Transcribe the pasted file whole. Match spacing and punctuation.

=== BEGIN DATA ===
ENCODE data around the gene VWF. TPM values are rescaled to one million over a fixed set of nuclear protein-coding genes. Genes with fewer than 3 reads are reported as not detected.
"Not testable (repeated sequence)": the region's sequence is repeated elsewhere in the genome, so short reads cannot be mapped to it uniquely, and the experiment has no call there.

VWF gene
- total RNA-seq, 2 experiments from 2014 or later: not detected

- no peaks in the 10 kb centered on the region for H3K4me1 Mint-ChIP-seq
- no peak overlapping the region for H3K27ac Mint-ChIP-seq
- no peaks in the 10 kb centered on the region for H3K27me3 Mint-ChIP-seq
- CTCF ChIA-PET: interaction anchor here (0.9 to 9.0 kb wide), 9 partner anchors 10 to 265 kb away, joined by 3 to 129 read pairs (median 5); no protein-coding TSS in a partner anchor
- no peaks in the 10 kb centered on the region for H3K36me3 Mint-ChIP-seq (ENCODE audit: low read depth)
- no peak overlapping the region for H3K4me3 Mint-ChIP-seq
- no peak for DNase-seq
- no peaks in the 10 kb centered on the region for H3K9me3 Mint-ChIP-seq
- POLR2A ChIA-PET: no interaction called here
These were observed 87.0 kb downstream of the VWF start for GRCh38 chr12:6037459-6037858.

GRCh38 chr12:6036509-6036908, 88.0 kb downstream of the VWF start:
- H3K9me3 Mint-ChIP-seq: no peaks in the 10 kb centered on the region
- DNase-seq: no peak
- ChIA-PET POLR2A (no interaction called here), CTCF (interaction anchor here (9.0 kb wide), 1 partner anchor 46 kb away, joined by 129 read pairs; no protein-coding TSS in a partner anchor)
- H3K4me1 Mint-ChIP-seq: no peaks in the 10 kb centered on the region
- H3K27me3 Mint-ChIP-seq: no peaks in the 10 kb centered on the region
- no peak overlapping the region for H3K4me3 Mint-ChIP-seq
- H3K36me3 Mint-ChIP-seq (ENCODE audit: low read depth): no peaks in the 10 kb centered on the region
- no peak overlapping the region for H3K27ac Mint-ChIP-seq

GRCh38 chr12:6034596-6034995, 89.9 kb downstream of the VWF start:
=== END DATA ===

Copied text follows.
ENCODE data around the gene VWF. TPM values are rescaled to one million over a fixed set of nuclear protein-coding genes. Genes with fewer than 3 reads are reported as not detected.
"Not testable (repeated sequence)": the region's sequence is repeated elsewhere in the genome, so short reads cannot be mapped to it uniquely, and the experiment has no call there.

VWF gene
- total RNA-seq, 2 experiments from 2014 or later: not detected

- no peaks in the 10 kb centered on the region for H3K4me1 Mint-ChIP-seq
- no peak overlapping the region for H3K27ac Mint-ChIP-seq
- no peaks in the 10 kb centered on the region for H3K27me3 Mint-ChIP-seq
- CTCF ChIA-PET: interaction anchor here (0.9 to 9.0 kb wide), 9 partner anchors 10 to 265 kb away, joined by 3 to 129 read pairs (median 5); no protein-coding TSS in a partner anchor
- no peaks in the 10 kb centered on the region for H3K36me3 Mint-ChIP-seq (ENCODE audit: low read depth)
- no peak overlapping the region for H3K4me3 Mint-ChIP-seq
- no peak for DNase-seq
- no peaks in the 10 kb centered on the region for H3K9me3 Mint-ChIP-seq
- POLR2A ChIA-PET: no interaction called here
These were observed 87.0 kb downstream of the VWF start for GRCh38 chr12:6037459-6037858.

GRCh38 chr12:6036509-6036908, 88.0 kb downstream of the VWF start:
- H3K9me3 Mint-ChIP-seq: no peaks in the 10 kb centered on the region
- DNase-seq: no peak
- ChIA-PET POLR2A (no interaction called here), CTCF (interaction anchor here (9.0 kb wide), 1 partner anchor 46 kb away, joined by 129 read pairs; no protein-coding TSS in a partner anchor)
- H3K4me1 Mint-ChIP-seq: no peaks in the 10 kb centered on the region
- H3K27me3 Mint-ChIP-seq: no peaks in the 10 kb centered on the region
- no peak overlapping the region for H3K4me3 Mint-ChIP-seq
- H3K36me3 Mint-ChIP-seq (ENCODE audit: low read depth): no peaks in the 10 kb centered on the region
- no peak overlapping the region for H3K27ac Mint-ChIP-seq

GRCh38 chr12:6034596-6034995, 89.9 kb downstream of the VWF start: